Posted on | August 23, 2012 | 12 Comments
Do your knickers get tied up in knots?
Are you forced to wear tight, itchy, brown ones
Or long, floppy, grey ones with spots?”
Don’t worry, I’m not asking for full disclosure in the comments, I simply wanted to give you a flavour of the cheeky and cheerful Don’t Put Your Pants on Your Head, Fred! by Caryl Hart and Leigh Hodgkinson, one of the books we’ve been enjoying a lot this summer holidays.
Fred has problems getting himself dressed in the morning. It’s all a little bit too complicated! He asks for help from an unlikely quarter, but in the end the person who saves the day is an even bigger (and even funnier) surprise.
There’s so much to love about this book!
It’s simply a delight to read aloud; Caryl Hart’s text bounces beautifully along and trips of the tongue like a dream. Kids will only take a couple of readings before they’re joining in with the rhymes and having fun with the beat.
The slightly higgeldy-piggeldy illustrations are charming, with lots of collage alongside drawings with type all over the page, in different directions and sizes, helping make the reading even more dynamic. If your kids like the look of Charlie and Lola I’m sure they’ll love Leigh Hodgkinson’s illustration.
There’s a cheekiness at the heart of the story that will delight little kids. Perhaps the twist shouldn’t come as a surprise given we all know about The Queen’s grand collection of knickers thanks to Nicholas Allen, but still the ultimate source of help for Fred will definitely get kids giggling at the outrageousness of it all.
And… dare I say it, the book’s rather “useful” – we all know kids who have struggled in the morning to get their clothes on, and this takes that recognisable situation, shows kids they’re not alone and makes everything possible with a good dose of laughter and a sing song catch phrase.
The same team created Don’t Dip Your Chips in Your Drink, Kate (in fact this book was published prior to Don’t Put Your Pants on Your Head, Fred! thought I discovered them in the order I’m presenting them today), a book nominally about table manners.
What could be a stuffy, boring tale is actually a riot. Again this is a book which begs to be read aloud so that everyone can really relish the rollicking rhyme and rhythm. The illustrations here are jam packed with rich and wonderful looking food. And whereas Fred does learn what his parents need him to do (get dressed correctly), Kate discovers a shocking secret at the heart of the poshest family in the land; even thought we now, post Olympics, know the Queen likes to skydive (find out more here if you missed it), it turns out she’s actually got an even wilder side to her when it comes to tea time rules.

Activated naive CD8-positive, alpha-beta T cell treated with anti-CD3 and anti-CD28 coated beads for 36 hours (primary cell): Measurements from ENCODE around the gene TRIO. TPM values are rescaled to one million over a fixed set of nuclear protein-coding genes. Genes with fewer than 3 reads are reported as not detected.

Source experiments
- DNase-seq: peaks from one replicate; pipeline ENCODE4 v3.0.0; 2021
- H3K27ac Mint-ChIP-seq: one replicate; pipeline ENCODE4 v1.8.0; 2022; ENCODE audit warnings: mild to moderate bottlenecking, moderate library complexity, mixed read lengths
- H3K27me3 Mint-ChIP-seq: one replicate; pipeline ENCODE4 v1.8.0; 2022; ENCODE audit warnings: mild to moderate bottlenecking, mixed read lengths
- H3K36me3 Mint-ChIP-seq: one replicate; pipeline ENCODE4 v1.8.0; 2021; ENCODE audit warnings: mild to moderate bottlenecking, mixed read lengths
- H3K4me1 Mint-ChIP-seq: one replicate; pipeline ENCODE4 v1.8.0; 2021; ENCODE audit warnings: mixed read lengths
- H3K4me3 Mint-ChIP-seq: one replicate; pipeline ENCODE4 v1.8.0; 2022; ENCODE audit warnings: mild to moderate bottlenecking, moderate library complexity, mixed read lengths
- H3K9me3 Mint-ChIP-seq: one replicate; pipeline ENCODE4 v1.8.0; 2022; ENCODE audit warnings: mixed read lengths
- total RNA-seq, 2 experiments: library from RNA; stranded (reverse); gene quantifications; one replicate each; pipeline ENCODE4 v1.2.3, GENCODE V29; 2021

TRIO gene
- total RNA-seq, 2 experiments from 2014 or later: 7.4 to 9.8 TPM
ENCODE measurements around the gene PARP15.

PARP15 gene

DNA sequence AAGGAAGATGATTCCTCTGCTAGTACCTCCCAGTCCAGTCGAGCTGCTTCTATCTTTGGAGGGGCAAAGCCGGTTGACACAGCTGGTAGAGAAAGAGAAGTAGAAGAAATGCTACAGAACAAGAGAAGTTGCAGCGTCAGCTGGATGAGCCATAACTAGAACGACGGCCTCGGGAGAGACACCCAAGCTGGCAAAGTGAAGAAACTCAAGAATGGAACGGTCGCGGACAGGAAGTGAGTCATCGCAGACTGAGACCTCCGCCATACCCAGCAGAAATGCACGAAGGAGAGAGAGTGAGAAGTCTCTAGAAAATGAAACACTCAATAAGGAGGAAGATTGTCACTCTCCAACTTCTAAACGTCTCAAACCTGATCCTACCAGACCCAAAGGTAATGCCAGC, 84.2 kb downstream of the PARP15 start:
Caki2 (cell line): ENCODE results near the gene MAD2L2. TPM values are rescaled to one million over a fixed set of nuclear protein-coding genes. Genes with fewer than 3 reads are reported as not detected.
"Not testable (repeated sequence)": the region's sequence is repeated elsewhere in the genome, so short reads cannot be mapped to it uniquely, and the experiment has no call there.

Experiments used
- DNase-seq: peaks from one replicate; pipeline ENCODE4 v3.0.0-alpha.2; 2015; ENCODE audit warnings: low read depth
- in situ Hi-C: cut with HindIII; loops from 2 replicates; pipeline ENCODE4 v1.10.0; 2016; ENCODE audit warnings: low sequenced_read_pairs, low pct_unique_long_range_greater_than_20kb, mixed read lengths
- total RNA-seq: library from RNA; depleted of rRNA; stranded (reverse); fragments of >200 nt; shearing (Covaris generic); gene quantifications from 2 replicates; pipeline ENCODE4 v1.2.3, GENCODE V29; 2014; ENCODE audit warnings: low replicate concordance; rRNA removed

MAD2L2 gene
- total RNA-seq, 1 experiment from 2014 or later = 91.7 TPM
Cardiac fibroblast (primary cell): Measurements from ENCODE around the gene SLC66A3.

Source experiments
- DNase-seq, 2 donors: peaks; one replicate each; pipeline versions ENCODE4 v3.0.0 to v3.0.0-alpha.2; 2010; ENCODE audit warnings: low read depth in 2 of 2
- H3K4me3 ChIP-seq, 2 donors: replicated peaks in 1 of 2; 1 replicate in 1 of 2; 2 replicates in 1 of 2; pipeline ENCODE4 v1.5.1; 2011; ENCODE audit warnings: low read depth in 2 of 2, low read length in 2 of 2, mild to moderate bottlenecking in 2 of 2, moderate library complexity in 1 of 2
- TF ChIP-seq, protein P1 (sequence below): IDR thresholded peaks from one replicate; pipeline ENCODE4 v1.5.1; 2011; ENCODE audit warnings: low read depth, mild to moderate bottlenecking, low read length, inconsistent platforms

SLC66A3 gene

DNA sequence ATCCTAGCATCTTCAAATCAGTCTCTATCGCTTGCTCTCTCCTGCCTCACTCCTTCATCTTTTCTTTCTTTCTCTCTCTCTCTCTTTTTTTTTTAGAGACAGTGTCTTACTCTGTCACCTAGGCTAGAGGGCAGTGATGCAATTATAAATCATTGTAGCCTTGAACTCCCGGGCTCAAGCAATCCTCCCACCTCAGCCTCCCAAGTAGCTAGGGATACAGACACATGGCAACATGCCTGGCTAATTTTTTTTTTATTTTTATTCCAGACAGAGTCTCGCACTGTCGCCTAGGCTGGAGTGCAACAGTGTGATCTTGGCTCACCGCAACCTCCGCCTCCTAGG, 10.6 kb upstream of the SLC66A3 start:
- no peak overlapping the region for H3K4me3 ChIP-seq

Naughty, mischievous and so much fun both these books come with my highest recommendation. My only slight sorrow is that I didn’t discover these two books in time for the Jubilee celebrations – both feature royalty in a fun and cheeky manner, a great antidote to reverential doffing of caps. If you’ve a Kings and Queens theme coming up at school do please include these in the mix. I promise they will bring smiles and giggles to the classroom.
Now I’ve worn pants on my head before for this blog, and even if it did earn me the moniker of coolest kid on the block from someone who I’d normally say has impeccable taste, I figured it wasn’t a stunt that I could pull off again. You know, I don’t want to be notorious for that sort of thing…
But rummaging around in the various underwear drawers in our home, thinking about these two wickedly, wonderful books I did strike upon an idea which combines elements from both: underwear and food in the form of sock cup-cakes.
Using this video and a whole bunch of stray socks I prepared a tray of cakes:
The video is great, but I tweaked the process slightly. For a start I paired up two socks which were slightly different in size, the larger one being the one underneath, whose end gets opened out and folded over to hold everything in place at the end. I found using a slightly larger sock made the folding over bit work a little easier. I also chose to turn this (larger) sock inside out so that when I folded the open end over it turned the right side out. Probably not an issue if you’ve socks with decorated cuffs, or plain socks where the inside and outside are the same, but for me it worked well to make the cakes a little neater.
Once the cupcakes were made I handed them over the girls to decorate with sprinkles aka dress pins and beads. They threaded a bead on to a pin, then stuck it in the cup cake, and repeated the process till all cakes were all covered in sprinkles.
Pretty delicious looking results, even if I say so myself!
With my 4 and 7 year olds I had no safety issues – their little fingers and hands didn’t have any problems with the pins, no fingers were pricked, and no-one ended up falling under an enchantment and sleeping for 100 years.
Whilst we made our cakes we listened to:
Other activities we’d like to try alongside reading these two books include:
What are your favourite cheeky reads at the moment?
Disclosure: The author sent me a copy of Don’t Dip Your Chips in Your Drink, Kate. This review, however, reflects my own and honest opinion.